Ascendance of a Bookworm: I’ll Do Anything to Become a Librarian!, Part 5: Avatar of a Goddess, Vol. 5

By Miya Kazuki and You Shiina. Released in Japan as “Honzuki no Gekokujou: Shisho ni Naru Tame ni wa Shudan wo Erandeiraremasen” by TO Books. Released in North America by J-Novel Club. Translated by quof.

If you go to Pixiv and look at fanart of the Bookworm series (please god set your setting to all ages), you will find that a good 90% of it is Rozemyne/Ferdinand shipping. If you go to AO3 to look for Bookworm fanfics, you will likewise see that 90% of it is shipping Rozemyne with Ferdinand. And, I assume, if the idea of the ship really bothers you, you’ve probably already dropped the series. And in this book we see that it’s not just fans of this fictional universe: all the nobles see it. Rozemyne and Ferdinand are far too close. The books have basically has as a major selling point that we see Rozemyne’s view of a thing, and then frequently get the noble view, showing how incredibly wrong or off base she is. She’s not a great narrator in the “truth” sense. And we see that here as well – only Rozemyne is in denial about this, saying that Ferdinand is like family, and that she’d do the same for other members of her family. Uh-huh.

The bulk of this book is taken up with the Archduke’s Conference, which normally would not involve Rozemyne, but she’s there to do blessings. She’s also sent to the underground archive, along with Hannelore and Hildebrand, to translate the writing there. Unfortunately, this means that she’s there when Detlinde stops by to essentially Detlinde all over the library, so she and the others have to hide. They do so by essentially sneaking out the back of the library and into a forested area, where they find a small, unlooked-after shrine. Rozemyne being who she is, she immediately cleans it, then goes to see what’s inside… and gets sucked into the shrine. What she finds is that she’s a potential Zent candidate and she gets a clue for finding the magic doodad that will automatically grand power to whoever finds it.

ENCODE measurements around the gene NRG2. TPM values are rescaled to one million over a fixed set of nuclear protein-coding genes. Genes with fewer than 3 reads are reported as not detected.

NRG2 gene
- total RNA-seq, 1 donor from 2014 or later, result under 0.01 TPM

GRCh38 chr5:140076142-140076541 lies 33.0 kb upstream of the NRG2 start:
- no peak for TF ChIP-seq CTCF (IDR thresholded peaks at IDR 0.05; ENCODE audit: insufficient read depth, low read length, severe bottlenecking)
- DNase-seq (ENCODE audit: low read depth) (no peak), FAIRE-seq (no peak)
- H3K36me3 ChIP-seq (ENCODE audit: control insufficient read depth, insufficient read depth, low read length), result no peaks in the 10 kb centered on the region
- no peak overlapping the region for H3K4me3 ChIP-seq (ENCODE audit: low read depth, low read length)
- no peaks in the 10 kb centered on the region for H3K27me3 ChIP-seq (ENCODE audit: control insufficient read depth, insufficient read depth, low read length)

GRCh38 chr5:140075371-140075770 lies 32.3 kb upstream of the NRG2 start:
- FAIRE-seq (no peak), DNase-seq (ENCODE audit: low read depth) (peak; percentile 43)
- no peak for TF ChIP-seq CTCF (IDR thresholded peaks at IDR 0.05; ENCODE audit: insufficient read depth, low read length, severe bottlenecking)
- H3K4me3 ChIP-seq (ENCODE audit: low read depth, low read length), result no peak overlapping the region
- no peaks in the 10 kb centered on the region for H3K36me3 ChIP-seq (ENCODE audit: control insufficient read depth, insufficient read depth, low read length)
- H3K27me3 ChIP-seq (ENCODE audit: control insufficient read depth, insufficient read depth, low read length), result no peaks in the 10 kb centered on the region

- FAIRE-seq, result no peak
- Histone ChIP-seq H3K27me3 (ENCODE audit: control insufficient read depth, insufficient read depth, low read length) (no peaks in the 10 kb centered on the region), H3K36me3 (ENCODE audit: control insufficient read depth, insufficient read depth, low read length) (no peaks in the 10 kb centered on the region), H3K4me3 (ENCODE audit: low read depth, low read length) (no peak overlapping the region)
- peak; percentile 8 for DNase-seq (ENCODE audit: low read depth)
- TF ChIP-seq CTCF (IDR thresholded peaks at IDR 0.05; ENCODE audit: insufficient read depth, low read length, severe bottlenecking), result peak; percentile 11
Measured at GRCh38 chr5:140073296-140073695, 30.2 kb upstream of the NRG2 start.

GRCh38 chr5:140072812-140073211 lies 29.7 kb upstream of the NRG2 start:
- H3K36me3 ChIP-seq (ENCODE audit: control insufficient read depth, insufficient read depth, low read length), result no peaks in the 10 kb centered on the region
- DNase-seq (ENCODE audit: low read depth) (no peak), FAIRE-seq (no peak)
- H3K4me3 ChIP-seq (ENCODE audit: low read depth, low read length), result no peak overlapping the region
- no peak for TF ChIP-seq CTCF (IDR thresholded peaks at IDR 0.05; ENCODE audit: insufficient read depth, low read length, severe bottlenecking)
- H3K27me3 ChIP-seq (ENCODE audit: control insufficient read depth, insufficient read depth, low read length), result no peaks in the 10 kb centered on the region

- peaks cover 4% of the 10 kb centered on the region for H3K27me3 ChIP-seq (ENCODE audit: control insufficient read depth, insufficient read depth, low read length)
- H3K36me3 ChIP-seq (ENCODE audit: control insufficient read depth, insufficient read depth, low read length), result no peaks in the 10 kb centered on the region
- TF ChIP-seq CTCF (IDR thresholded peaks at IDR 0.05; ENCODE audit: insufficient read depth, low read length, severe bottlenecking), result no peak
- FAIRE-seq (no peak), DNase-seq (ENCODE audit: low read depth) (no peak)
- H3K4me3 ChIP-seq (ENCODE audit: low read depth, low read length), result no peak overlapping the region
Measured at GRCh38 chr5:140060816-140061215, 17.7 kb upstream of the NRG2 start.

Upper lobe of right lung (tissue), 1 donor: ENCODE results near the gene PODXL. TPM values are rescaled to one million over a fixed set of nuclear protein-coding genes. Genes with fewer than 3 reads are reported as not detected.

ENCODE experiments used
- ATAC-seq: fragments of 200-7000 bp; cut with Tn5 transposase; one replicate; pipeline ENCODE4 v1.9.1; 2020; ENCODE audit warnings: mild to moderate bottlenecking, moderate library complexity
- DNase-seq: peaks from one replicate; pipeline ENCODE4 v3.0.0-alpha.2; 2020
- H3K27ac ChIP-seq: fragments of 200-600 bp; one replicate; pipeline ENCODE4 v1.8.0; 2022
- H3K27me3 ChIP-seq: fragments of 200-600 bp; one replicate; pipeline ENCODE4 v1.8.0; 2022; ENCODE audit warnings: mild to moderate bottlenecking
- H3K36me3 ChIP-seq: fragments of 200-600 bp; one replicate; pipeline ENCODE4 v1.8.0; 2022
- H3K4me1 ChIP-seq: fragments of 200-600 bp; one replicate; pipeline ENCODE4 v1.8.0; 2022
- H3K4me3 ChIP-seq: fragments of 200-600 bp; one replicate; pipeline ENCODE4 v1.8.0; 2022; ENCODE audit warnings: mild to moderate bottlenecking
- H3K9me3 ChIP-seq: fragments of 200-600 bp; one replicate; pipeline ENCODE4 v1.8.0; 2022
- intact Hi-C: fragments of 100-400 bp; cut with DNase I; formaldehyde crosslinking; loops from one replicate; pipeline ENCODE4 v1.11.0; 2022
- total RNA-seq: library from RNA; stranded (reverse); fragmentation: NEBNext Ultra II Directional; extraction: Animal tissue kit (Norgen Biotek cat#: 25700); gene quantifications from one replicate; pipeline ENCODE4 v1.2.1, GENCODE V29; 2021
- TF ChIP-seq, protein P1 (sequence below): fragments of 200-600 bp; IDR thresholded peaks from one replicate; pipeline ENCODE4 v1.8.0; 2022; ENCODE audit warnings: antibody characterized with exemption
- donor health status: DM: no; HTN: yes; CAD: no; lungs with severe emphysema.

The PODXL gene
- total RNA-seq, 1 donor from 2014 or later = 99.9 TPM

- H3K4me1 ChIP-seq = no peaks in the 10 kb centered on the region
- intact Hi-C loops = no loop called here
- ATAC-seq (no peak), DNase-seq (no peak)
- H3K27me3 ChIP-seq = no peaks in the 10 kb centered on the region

There’s no getting around it, this is a much darker book than the last few have been. Leaving aside the final story in the volume, which seems to imply we’re about to have a supporting cast member be horribly murdered, there’s everything about Rozemyne being a Zent candidate. The problem being that she’s not a royal. And this leads to bad things happening to her and Ehrenfest. Anastasius and Eglantine, two royals she thought were her friends, show how little that friendship really means when the fate of the nation is at stake. Her marriage to Wilfried is annulled, which does not bother her at all, but now she’s engaged to Sigiswald, which is bad because, as Adolphine already knows, he’s a terrible human being. And she has to leave Ehrenfest, who initially are supposed to just accept it and suffer, though thankfully Rozemyne’s inner Benno rises to the fore and she gets some concessions. This whole book is a game-changer, and the game is getting more dangerous.

And, as noted above, there is Ferdinand, who at least is no longer in danger of being executed for failing to contain the disaster that is Detlinde. Will he show up in the next book? Probably. And will Rozemyne stop looking nine years old? Probably not just yet.

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